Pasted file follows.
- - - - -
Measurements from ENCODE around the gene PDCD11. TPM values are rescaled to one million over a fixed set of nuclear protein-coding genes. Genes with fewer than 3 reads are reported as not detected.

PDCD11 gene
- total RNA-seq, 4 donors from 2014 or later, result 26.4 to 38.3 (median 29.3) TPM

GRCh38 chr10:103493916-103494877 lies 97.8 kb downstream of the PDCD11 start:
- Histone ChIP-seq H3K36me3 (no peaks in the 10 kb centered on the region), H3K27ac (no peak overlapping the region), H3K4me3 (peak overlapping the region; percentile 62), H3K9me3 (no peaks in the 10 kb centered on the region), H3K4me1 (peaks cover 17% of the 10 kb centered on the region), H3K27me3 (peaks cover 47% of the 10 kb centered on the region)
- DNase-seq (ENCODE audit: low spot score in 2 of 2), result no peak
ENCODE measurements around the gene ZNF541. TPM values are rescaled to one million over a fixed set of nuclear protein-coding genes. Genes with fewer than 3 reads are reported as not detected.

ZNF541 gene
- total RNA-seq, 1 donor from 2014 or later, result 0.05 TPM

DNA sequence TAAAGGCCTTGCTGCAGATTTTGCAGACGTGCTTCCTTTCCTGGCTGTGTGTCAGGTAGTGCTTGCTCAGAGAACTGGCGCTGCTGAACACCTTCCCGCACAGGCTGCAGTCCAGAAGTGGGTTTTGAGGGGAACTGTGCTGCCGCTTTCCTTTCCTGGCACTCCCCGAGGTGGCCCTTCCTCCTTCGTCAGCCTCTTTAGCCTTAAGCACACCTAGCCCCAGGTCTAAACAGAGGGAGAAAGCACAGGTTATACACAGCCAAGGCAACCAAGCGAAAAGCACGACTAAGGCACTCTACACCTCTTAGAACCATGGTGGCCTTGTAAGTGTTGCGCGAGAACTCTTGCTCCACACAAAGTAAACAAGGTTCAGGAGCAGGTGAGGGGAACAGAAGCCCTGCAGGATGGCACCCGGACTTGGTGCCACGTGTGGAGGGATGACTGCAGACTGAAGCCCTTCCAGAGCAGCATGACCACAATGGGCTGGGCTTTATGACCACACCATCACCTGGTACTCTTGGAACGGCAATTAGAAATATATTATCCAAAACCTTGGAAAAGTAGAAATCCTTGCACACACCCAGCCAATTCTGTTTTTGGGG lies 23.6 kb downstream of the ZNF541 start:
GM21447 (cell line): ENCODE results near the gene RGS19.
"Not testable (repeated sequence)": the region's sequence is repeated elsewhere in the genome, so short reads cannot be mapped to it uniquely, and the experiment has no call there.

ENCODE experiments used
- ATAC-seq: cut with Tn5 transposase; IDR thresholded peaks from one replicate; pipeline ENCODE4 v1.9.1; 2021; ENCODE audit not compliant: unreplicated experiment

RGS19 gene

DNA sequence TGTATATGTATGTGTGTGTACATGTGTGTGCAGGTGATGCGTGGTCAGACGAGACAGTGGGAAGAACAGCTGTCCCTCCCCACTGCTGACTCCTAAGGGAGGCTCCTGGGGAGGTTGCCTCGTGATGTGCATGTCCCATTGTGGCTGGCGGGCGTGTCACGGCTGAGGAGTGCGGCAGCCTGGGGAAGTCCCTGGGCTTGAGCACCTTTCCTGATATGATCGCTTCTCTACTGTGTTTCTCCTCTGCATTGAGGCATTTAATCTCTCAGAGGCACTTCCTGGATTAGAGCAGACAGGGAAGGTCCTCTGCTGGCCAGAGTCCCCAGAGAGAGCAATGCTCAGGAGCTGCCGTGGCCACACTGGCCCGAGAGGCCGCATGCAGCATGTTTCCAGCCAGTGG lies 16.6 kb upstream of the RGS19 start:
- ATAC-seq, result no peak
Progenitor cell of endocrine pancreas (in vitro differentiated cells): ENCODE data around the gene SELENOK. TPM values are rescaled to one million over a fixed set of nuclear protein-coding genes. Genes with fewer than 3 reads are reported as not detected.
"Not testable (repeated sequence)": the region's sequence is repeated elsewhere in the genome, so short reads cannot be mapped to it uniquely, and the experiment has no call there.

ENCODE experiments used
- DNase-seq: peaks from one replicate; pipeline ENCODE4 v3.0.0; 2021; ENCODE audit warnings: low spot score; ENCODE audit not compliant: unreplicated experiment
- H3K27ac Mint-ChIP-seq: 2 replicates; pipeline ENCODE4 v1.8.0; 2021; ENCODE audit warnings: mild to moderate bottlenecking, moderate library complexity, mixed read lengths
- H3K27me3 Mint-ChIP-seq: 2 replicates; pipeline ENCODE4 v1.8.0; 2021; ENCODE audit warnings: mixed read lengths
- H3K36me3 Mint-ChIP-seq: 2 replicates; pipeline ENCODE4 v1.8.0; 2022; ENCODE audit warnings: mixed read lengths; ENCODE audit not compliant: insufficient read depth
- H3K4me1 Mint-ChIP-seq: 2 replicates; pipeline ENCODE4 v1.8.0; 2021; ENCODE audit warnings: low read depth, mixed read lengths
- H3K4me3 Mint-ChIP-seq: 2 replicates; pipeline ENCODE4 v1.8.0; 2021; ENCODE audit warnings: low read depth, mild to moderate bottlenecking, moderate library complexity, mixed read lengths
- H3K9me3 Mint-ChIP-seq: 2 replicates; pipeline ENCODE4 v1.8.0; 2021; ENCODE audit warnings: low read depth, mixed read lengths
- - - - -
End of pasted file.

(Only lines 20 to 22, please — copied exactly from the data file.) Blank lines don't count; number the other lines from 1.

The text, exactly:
ENCODE experiments used
- DNase-seq: peaks from one replicate; pipeline ENCODE4 v3.0.0; 2021; ENCODE audit warnings: low spot score; ENCODE audit not compliant: unreplicated experiment
- H3K27ac Mint-ChIP-seq: 2 replicates; pipeline ENCODE4 v1.8.0; 2021; ENCODE audit warnings: mild to moderate bottlenecking, moderate library complexity, mixed read lengths